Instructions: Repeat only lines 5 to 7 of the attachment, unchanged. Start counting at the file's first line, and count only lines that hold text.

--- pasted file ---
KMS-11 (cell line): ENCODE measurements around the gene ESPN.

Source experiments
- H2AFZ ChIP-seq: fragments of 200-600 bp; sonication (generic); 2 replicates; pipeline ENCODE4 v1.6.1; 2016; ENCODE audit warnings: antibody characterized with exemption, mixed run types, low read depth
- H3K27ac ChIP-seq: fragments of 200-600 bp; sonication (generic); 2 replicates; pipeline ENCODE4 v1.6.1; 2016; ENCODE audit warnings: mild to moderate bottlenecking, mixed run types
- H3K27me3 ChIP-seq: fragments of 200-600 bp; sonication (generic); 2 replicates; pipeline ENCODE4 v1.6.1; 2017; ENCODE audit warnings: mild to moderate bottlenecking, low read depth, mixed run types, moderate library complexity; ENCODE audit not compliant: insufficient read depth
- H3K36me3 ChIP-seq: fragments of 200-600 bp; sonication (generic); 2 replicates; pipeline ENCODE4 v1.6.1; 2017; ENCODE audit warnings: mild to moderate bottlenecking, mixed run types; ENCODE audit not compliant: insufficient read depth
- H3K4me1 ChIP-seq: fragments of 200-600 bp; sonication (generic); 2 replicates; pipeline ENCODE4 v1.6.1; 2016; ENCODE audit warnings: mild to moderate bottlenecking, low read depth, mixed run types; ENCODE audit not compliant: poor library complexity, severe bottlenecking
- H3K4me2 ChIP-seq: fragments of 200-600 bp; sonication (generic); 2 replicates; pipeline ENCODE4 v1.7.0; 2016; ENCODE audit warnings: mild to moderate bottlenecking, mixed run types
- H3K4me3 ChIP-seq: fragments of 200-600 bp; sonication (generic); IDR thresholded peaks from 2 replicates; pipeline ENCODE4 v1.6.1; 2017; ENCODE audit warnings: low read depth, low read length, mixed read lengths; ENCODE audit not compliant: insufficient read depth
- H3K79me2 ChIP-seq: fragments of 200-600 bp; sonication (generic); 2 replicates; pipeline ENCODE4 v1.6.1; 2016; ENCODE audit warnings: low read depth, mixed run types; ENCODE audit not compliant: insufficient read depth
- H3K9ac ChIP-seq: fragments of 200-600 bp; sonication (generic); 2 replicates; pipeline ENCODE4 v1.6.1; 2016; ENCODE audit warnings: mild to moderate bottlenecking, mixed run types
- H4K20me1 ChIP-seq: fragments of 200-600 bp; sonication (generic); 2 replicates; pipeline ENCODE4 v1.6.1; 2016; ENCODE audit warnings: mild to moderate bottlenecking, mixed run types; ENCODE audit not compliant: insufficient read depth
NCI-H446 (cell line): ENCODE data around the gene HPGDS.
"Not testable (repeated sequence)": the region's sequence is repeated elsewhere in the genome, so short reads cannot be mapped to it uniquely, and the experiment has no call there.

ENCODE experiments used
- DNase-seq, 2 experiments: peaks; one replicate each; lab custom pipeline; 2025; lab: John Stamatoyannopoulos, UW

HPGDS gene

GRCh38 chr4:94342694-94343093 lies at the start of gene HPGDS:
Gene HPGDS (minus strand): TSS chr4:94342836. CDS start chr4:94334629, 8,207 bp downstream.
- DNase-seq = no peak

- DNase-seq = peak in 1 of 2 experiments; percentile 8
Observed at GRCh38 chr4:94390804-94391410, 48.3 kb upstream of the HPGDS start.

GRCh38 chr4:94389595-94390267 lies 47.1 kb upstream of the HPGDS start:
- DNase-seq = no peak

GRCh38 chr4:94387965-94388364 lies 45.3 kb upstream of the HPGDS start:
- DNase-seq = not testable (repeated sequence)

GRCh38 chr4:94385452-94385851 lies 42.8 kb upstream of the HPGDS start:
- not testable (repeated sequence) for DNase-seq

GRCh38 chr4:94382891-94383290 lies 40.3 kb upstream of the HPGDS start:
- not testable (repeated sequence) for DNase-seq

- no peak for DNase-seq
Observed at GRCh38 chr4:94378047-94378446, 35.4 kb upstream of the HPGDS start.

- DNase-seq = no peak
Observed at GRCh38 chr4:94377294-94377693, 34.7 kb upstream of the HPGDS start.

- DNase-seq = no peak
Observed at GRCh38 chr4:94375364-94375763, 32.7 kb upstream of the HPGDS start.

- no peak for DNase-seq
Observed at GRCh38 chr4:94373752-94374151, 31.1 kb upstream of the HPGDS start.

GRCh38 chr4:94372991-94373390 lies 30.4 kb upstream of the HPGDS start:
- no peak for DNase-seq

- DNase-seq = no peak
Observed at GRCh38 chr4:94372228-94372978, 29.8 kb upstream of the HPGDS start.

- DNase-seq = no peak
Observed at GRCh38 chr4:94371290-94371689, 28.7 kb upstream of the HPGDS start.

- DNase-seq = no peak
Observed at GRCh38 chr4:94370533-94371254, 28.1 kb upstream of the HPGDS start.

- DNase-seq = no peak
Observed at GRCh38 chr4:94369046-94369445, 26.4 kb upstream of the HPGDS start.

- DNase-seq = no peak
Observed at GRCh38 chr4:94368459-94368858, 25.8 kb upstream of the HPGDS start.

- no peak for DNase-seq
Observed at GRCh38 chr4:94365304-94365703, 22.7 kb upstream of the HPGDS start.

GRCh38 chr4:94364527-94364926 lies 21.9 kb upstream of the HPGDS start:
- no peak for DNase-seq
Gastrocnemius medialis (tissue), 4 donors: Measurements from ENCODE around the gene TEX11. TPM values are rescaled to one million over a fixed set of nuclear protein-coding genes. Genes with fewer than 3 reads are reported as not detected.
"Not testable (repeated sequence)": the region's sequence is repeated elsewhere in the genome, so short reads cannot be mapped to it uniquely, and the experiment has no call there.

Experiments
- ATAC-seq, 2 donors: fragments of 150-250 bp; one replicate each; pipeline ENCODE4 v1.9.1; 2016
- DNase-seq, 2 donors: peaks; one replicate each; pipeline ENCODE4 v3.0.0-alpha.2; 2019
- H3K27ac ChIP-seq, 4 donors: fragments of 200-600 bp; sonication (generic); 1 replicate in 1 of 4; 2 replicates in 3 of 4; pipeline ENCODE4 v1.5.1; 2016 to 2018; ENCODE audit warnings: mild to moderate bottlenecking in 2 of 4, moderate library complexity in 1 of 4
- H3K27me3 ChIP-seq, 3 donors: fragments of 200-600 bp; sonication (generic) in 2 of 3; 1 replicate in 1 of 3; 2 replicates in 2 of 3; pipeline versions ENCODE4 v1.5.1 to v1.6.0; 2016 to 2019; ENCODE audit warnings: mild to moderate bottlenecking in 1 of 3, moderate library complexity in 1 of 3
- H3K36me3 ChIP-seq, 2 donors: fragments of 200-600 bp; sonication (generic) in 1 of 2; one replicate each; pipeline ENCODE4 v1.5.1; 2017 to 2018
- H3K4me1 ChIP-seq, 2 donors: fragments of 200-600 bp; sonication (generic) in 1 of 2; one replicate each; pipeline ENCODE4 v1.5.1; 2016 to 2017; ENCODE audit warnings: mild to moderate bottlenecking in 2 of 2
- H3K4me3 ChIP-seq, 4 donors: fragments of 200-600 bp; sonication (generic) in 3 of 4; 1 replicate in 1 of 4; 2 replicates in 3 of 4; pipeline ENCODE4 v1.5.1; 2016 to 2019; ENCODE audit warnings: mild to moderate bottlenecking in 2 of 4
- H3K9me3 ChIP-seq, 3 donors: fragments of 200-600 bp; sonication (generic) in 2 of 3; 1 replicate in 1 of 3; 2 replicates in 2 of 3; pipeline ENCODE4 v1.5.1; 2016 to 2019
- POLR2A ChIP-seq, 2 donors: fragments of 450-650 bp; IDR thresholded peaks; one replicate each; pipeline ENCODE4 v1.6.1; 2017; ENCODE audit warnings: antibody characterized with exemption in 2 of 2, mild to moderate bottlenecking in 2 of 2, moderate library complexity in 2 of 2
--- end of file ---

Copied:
- H3K27me3 ChIP-seq: fragments of 200-600 bp; sonication (generic); 2 replicates; pipeline ENCODE4 v1.6.1; 2017; ENCODE audit warnings: mild to moderate bottlenecking, low read depth, mixed run types, moderate library complexity; ENCODE audit not compliant: insufficient read depth
- H3K36me3 ChIP-seq: fragments of 200-600 bp; sonication (generic); 2 replicates; pipeline ENCODE4 v1.6.1; 2017; ENCODE audit warnings: mild to moderate bottlenecking, mixed run types; ENCODE audit not compliant: insufficient read depth
- H3K4me1 ChIP-seq: fragments of 200-600 bp; sonication (generic); 2 replicates; pipeline ENCODE4 v1.6.1; 2016; ENCODE audit warnings: mild to moderate bottlenecking, low read depth, mixed run types; ENCODE audit not compliant: poor library complexity, severe bottlenecking